Question: You kind of mentioned Julie about taking away a lot of the regulations and pieces to make things like businesses come back, but are we making changes and taxes because how do you make the tax situations corporate taxes in Florida are so much lower, that's a huge incentive to go to these other southern states and then yeah, so what do we need?

Stein: Yeah, we didn't make any specific recommendations around business taxes for example. There certainly are certain development and property taxes and things that encourage some of the development that we want to see, especially around housing for 21 A and whatnot. I mean I think the article that you quoted in the beginning about the plan, all talks about cities are for people who want to be there, and I think that's kind of true. It's like is the juice worth to squeeze? Sure, some businesses going to move their business because for them it makes sense. New York City's got a competitive advantage. It has no number of competitive advantage in our talent. So we did not address corporate taxes head on. I think we think that this package is the right one for this moment.

Van Nieuwerburgh: Can I say something about that? So just to follow up, I mean very much admired the plan that New York City put together in an analysis comparing to different cities, New York City is sort of on the vanguard of having the most coherent response of any major city in the United States. So I applaud them for that. My overarching question though, after reading this report, which is similar to yours, which is how much is all of that going to cost and where is the money going to come from? And so that's sort of ultimately a question of taxes because if property values indeed fall by 40 percent, then you know can do the math that that's a $5 billion hit on a $100 billion budget. So that's a 5 percent budget deficit just from the commercial property tax reduction. And so the question is which other taxes are going to go up or which spending is going to going to get cut in order to make up the difference because cities have a balanced budget requirement. And so that's sort of related to your question, are residential property taxes going to go up? Well that's not going to be very popular. Are we sort of coming up on an election? I would be surprised if we're going to raise residential property taxes, but the math has to add up.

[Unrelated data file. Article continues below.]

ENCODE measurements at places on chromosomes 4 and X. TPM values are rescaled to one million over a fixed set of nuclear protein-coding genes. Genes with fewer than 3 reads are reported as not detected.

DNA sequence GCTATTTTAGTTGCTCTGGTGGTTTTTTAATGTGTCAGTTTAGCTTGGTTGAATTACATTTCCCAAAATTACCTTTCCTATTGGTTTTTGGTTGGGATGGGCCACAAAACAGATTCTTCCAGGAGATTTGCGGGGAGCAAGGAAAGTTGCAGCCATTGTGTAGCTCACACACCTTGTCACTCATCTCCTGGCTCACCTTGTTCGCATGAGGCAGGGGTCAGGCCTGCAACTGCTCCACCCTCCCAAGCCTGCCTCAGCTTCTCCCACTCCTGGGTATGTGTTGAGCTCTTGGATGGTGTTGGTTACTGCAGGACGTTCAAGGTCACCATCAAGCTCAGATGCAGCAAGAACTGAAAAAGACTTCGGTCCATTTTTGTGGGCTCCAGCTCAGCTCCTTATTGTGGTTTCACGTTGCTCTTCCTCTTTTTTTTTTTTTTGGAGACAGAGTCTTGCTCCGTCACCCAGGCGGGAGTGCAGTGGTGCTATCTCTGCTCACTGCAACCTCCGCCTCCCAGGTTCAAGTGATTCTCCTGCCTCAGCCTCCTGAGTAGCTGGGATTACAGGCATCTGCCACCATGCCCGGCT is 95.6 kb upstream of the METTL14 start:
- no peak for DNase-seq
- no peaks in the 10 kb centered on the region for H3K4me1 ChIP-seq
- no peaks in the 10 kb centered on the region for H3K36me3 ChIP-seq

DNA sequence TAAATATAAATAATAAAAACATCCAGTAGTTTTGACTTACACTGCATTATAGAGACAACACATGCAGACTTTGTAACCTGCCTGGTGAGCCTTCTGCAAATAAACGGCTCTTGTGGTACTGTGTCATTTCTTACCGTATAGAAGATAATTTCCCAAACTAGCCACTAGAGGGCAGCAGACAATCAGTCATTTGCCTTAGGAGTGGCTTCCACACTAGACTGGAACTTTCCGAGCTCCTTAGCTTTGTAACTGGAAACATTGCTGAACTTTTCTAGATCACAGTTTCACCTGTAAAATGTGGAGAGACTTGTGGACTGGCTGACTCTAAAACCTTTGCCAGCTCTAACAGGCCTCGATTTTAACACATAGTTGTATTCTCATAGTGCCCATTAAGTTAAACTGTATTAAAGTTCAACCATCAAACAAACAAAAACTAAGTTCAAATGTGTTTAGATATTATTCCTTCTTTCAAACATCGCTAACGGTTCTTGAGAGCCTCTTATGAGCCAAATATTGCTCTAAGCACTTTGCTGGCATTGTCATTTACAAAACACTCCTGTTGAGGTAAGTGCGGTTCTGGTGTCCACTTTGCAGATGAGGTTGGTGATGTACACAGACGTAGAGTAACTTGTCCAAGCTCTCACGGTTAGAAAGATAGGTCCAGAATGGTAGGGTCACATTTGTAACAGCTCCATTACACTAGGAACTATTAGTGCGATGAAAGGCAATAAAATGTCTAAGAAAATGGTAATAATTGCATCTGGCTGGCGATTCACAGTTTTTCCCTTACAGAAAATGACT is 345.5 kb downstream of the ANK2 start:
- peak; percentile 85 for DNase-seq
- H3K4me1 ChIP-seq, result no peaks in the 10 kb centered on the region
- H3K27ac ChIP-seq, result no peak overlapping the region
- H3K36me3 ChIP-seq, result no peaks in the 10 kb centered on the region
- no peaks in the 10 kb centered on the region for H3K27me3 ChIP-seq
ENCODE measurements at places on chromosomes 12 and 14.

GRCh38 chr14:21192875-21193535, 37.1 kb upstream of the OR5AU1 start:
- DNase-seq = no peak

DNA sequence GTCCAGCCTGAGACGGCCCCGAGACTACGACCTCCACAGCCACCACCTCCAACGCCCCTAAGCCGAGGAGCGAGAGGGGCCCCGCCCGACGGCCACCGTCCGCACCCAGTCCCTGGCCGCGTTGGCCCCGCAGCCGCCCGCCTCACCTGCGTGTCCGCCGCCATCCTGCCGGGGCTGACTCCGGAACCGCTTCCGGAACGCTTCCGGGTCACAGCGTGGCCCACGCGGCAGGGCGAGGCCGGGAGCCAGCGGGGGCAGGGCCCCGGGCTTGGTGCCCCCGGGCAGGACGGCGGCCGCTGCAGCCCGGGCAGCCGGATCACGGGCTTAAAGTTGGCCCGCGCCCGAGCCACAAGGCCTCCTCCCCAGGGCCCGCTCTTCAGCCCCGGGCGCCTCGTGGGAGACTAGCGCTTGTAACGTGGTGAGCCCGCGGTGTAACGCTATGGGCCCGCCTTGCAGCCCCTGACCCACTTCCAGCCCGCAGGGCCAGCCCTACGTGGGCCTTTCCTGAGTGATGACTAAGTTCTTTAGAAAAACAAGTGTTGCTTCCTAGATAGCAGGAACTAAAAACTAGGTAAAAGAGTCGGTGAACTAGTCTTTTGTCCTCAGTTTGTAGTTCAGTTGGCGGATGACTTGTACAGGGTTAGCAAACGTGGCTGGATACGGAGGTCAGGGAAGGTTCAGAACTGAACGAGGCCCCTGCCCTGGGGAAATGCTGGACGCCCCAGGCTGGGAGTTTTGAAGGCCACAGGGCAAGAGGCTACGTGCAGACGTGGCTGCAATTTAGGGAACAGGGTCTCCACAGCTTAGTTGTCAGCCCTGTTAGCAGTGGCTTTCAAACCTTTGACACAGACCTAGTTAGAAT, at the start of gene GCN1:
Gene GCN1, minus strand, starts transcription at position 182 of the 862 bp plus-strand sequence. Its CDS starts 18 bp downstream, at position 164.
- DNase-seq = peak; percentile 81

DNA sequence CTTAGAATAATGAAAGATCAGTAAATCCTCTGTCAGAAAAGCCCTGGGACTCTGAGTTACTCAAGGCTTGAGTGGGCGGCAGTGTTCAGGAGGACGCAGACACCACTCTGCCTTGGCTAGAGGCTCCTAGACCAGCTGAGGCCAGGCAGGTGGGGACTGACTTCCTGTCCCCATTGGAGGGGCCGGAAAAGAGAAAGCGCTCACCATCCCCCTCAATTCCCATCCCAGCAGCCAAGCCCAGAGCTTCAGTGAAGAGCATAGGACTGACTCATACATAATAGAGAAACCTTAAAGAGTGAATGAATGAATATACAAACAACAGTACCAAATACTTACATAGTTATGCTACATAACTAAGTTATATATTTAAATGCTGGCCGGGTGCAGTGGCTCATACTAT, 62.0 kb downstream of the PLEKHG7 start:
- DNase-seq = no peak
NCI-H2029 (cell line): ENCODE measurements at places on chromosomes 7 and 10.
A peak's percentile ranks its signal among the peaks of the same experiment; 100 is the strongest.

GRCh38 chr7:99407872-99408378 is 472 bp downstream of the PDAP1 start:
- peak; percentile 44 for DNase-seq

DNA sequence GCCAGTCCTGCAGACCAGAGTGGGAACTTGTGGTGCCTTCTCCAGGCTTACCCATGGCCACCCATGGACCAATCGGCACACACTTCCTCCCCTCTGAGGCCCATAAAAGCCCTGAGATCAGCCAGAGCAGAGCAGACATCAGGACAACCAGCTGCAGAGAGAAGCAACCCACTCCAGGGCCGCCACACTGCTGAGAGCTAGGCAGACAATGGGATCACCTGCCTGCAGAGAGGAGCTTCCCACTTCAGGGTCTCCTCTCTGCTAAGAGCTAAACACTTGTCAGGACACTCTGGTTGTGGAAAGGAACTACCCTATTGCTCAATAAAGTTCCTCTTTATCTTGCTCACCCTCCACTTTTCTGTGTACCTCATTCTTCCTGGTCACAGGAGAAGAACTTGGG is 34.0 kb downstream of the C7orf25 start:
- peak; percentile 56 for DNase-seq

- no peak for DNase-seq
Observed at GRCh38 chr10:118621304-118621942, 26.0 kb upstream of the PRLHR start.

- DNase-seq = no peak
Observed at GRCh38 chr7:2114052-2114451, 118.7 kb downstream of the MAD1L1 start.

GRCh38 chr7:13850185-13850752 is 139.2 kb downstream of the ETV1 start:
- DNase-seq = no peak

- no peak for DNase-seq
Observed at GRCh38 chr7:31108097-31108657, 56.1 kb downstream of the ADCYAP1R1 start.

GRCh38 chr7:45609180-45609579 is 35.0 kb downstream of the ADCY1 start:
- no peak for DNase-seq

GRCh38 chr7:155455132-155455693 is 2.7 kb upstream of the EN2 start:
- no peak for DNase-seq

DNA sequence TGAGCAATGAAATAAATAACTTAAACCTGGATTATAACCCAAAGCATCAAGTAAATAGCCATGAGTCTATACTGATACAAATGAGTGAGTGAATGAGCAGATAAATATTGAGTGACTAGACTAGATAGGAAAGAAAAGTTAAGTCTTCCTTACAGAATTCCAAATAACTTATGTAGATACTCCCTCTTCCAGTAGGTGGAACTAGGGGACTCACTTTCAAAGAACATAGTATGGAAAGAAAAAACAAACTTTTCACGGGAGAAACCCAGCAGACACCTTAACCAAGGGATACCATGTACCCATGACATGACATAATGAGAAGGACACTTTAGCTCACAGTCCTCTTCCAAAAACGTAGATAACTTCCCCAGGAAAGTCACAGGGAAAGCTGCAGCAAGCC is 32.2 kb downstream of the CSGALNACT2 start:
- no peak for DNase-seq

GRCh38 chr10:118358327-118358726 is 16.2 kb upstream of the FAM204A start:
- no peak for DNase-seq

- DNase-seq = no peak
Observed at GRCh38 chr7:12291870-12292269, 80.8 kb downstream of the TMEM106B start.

Question:  And the part two of my question that I forgot for a second real quick is development regulations. So are we changing all of these conversions? Everything New York City takes a long time to do development here. Are some of the regulations are going to change?

Stein: I mean that's the hope. So someone before we started was asking how difficult is it politically to do it? And the answer is somewhat, and it depends where. I do think that the political wins are shifting, especially around a lot of the housing pieces of this. I think, I don't know that it's just the way my Twitter feed is cult like curated, but maybe if just it does feel like we're in a ground soul moment, it feels like there a thing that used to be very politically difficult to say about bringing on more housing and bringing those people in. People are willing to dive into those development politics a little bit differently than they were. But sure, I mean you're going to have your state changes that are going to be made followed by the city, changes that are going to be made by based on, followed by the business that's going to need to happen.

And then the development process so that this is not a short term fix, this is a near median effects best case scenario: someone already has the project lined up, but that's not going to be the case, which is why we're looking at other things in the shorter term to sort of bring on those changes. But yeah, I mean this is about the evolution of the city towards a future that we want to see and an optimism that we want to get there. It can't only be a development is never going to solve our problem and always has a lag time. I don’t know if you have anything you want to say about that.